I found a DeWalt bit on the 'net which was designed for drilling into granite ledge in New England. Only $10, but 1/2" dia and I use 1/4" maximum. That precludes the diamond drills - don't go that small or smaller. The 1/2" drill is designed to accept re-bar. I'll get one anyway and use epoxy. Worth a try at least, especially for only ten bucks. I also found that those rotary tool things have diamond burr attachments. Might work.

In case you';re wondering, or even if you're not, I'm making sculptures incorporating rocks that look like a bunch of flowers - deep and large wood base (earth) steel rods (stems) rocks (flowers). Gorgeous, and I have 3 commissions already... Experimenting with smaller rocks and patina'd copper rods - not easy as the rocks bend the copper too easily.
 

Gill

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Here's are some silly suggestions, Brian - how about using a diamond engraving bit such as are made for Dremels? Or having a word with your dentist to see if you can snaffle a used dental bit?

Gill
 

Alf

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White House Workshop":2ah4k99f said:
I'm not having a problem with the drill, just the bits.
Brian, an SDS drill is streets ahead of even the best hammer drill for this sort of task, honest. See here.

Cheers, Alf
 

Chris Knight

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Brian,
You could try a metal (eg copper) rod and diamond paste. The diamonds tend to stick in the soft metal and cut the harder rock. I have used this method in the dim and distant past for drilling glass.
 

mudman

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I find it amazing that you can't even dent the surface!
Just had a thought though. What are you supporting the pebble on? If you don't place it on a really hard surface such as concrete, a huge boulder or similar, then the underlying support will absorb all the energy and you won't get any penetration at all into the rock.
 

Jake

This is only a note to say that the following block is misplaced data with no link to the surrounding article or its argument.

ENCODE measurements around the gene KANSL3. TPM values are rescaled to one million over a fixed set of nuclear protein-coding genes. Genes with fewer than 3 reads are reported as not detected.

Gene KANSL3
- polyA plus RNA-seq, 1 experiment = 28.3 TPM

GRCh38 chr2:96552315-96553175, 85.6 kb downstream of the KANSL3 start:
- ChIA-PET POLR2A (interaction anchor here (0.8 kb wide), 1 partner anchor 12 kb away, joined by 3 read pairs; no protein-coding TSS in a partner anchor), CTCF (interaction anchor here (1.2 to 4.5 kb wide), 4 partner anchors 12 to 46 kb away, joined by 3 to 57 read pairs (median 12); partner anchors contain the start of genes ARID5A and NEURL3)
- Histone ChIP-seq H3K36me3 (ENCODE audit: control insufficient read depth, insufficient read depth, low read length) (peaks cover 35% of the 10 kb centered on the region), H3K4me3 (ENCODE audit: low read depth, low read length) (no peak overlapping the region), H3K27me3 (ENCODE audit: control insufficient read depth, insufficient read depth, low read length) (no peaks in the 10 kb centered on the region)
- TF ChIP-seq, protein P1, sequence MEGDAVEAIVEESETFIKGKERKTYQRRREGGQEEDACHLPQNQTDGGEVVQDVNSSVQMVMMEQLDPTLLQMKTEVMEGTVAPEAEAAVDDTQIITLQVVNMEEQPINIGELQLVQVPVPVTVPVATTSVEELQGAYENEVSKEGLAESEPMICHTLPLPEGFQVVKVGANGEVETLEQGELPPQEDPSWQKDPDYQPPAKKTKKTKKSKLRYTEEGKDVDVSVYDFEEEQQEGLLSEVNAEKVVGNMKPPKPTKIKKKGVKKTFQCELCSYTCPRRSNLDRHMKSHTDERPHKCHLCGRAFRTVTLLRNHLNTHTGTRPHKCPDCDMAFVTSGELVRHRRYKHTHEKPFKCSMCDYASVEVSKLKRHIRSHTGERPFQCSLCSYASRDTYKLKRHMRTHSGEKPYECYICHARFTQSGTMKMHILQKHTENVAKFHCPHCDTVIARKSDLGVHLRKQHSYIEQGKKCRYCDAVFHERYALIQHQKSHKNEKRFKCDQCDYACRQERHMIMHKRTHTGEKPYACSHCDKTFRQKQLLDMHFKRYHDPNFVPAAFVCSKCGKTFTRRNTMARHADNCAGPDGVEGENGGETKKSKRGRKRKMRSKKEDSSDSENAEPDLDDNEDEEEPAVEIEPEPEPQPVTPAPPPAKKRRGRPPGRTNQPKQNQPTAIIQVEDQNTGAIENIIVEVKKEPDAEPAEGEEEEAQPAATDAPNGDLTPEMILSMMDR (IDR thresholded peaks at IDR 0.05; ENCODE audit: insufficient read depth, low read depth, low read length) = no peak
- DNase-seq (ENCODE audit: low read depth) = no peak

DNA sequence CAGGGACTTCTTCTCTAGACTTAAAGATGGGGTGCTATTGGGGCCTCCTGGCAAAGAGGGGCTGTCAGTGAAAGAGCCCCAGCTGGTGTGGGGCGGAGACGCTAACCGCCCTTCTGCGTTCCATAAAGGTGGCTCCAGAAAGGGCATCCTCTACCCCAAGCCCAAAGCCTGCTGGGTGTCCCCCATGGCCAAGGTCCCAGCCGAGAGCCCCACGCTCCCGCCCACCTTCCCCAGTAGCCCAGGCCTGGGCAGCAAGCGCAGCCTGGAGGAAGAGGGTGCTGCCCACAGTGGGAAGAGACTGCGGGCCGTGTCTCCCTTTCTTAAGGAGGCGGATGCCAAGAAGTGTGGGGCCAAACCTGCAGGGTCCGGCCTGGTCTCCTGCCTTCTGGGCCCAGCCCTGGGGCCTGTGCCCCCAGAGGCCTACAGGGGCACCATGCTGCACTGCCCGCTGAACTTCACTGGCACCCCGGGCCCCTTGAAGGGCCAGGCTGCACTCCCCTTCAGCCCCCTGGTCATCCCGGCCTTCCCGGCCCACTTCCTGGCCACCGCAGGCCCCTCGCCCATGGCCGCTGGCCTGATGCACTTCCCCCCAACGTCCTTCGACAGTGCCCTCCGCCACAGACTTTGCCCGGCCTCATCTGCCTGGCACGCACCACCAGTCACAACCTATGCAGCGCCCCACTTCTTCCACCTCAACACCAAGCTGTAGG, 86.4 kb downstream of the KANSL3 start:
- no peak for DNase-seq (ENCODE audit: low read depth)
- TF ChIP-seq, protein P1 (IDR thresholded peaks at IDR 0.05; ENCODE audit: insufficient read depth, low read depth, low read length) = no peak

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Back to the original question, I think someone mentioned porcelain tile drills, and I thought that was the solution, that or Chris's old school suggestion. Never tried it on rock, but these go through glass and porcelain with ease if watercooled enough. I used a bath of water in a plastic tub for several dozen holes in porcelain and it was just beginning to lose its edge. I can't imagine it would struggle too much even with a very hard rock.

Depending on what size hole, either the arrow type or the core type. The latter gets expensive as you need an arrow type to start the hole, and the arbor and the core drill.

http://www.screwfix.com/app/sfd/cat/cat ... 0&ts=23357
 

jasonB

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Don't be tempted to use the ones that come up first on Jake's link, scroll down to the armeg ones. BTW the core dits are available down to 1/8" with a bit of googling.

Jason
 
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Anonymous

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The solution was found on Amazon.com -- don't discount them for your tool needs! Two serrated tip titanium bits especially designed for drilling rocks in both SDS and regular hammer drills (specially designed shank). Made by DeWalt, these bits are on Amazon for under $9 (thats about £5 to you and me) yet the same bits on sale in the UK are over £40 each. Go figure, as the Americans would say...